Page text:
Here are two things I love about Raytheon: it churns out missiles, torpedoes and guided munitions that constantly need to be replaced and it’s an R&D stud, having boosted its spending in this area by 57% in the past five years.
That outlay is lighting a fire under Raytheon’s underappreciated cybersecurity business, which accounts for just 2% of total revenue now but saw its sales soar 142% in the second quarter.
That gives Raytheon the ability to profit from two growing trends: higher defense spending and the boom in cybersecurity, which will be a $101-billion business by 2018, up from $75 billion today, according to IT research firm Gartner.
The dividend completes the package: the payout yields just 2.1% now, but it’s up 70% in the past five years and is easily covered by earnings and free cash flow.
Infrastructure Stocks Will Be Huge in the Next 4 Years…
I’m sure I don’t have to tell you that America’s infrastructure is crumbling. According to the American Society of Civil Engineers, $3.6 trillion will need to be spent by 2020 … and that’s just to fix what we have!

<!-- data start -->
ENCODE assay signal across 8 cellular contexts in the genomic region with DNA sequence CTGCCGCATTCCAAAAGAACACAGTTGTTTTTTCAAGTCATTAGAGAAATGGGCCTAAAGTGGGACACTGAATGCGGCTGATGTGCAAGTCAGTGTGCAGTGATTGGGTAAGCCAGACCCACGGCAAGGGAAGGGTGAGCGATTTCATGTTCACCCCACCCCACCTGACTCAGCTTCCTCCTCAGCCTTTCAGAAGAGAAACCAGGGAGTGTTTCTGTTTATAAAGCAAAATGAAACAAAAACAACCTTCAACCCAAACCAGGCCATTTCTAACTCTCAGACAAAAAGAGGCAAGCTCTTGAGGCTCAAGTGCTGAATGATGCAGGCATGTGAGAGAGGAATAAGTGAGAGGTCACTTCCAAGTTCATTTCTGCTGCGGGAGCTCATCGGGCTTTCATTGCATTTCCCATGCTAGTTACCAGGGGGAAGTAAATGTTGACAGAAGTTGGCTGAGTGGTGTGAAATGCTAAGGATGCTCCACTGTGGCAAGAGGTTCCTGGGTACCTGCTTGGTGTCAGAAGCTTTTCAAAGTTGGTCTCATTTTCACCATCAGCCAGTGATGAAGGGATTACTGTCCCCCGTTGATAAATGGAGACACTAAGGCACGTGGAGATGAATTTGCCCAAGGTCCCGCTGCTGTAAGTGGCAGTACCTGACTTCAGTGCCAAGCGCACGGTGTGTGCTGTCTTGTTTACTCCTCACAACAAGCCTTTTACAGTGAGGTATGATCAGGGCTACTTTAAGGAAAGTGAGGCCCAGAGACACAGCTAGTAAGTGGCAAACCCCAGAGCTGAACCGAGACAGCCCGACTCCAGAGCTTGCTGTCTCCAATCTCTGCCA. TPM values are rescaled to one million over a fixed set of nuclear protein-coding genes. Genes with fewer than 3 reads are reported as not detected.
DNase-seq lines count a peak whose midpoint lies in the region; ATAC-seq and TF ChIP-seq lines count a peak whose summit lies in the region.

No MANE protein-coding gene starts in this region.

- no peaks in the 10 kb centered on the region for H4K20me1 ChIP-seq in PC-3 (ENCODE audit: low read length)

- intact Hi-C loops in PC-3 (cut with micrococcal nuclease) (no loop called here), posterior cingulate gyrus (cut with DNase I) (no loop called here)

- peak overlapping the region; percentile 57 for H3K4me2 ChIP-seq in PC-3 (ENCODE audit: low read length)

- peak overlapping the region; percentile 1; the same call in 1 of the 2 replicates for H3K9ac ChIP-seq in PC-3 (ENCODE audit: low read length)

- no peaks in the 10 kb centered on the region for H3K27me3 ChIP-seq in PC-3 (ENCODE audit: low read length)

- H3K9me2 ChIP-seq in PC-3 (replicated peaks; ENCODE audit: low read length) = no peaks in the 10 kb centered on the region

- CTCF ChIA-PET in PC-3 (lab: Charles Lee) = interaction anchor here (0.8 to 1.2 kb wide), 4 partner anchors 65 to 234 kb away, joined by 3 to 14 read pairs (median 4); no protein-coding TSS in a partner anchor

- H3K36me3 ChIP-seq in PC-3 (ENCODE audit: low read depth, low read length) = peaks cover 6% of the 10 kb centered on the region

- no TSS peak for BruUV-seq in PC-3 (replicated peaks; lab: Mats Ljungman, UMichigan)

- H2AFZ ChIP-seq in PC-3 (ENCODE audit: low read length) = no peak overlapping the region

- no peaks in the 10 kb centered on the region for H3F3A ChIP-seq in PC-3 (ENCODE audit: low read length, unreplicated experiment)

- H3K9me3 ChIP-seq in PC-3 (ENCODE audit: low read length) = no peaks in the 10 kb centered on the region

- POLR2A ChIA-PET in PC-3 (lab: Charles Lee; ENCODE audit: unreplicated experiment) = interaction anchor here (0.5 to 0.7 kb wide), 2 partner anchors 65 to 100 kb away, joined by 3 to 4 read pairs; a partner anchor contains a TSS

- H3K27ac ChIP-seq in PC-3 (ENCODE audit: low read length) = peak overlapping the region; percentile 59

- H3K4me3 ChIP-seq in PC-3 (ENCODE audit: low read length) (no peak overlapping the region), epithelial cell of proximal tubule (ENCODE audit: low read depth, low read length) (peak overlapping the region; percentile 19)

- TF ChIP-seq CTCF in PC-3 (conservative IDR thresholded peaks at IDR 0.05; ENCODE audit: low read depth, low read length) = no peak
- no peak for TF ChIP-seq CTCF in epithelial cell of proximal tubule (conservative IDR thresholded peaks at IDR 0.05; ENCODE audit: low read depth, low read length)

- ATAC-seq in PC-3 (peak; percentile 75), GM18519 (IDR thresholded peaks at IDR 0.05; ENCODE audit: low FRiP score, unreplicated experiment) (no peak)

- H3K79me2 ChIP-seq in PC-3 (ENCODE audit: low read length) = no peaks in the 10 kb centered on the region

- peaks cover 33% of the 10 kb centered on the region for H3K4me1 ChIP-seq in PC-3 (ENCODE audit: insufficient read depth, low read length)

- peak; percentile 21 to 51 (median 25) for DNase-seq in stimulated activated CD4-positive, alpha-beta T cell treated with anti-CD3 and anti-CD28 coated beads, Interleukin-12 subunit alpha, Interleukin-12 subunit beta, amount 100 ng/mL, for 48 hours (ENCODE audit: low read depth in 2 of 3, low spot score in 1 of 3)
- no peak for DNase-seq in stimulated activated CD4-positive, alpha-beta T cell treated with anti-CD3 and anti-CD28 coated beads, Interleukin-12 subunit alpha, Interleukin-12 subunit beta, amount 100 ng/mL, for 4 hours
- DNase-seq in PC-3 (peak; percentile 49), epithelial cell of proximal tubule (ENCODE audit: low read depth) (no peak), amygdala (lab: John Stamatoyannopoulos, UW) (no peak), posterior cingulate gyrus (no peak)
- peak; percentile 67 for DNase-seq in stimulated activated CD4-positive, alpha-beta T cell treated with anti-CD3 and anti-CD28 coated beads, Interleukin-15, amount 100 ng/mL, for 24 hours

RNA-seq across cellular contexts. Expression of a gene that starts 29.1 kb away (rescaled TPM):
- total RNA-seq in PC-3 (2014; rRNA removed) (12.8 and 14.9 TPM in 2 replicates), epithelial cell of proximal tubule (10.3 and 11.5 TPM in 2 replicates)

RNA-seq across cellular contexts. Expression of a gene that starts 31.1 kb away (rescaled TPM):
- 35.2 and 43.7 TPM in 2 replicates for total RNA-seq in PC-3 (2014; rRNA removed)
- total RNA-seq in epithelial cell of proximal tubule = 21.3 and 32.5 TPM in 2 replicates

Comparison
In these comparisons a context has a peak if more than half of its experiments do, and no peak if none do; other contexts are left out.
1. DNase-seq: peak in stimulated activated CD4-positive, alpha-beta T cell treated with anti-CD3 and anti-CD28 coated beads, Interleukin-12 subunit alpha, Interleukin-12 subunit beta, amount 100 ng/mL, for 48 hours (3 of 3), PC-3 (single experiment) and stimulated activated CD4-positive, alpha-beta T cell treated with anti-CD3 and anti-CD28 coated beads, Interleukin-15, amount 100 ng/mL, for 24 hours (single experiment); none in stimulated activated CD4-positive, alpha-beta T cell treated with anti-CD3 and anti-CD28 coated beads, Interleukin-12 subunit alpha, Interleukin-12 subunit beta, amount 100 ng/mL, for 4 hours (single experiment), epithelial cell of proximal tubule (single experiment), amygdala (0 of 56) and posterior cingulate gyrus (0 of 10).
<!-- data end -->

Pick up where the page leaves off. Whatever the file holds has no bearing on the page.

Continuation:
It’s a rare area where Clinton and Trump agree, with Clinton promising to bring in a $275-billion infrastructure plan in her first 100 days as president. Trump wants to double that amount.
Here are two attractive dividend-growth stocks whose products will be key to either plan—and one overhyped infrastructure play that’s headed for trouble.
Cummins (CMI) makes engines for bulldozers and other heavy gear; industrial generators; and filtration and compression systems.
That makes it a cyclical business, and management would be hard-pressed to name one of its markets—from agriculture to mining and trucking—that isn’t weak right now. For all of 2016, the company forecasts a 10% sales drop.
But the 97-year-old firm is an old hand at navigating downturns, and it’s still generating gobs of free cash flow. It’s also keeping a tight lid on costs and a healthy balance sheet.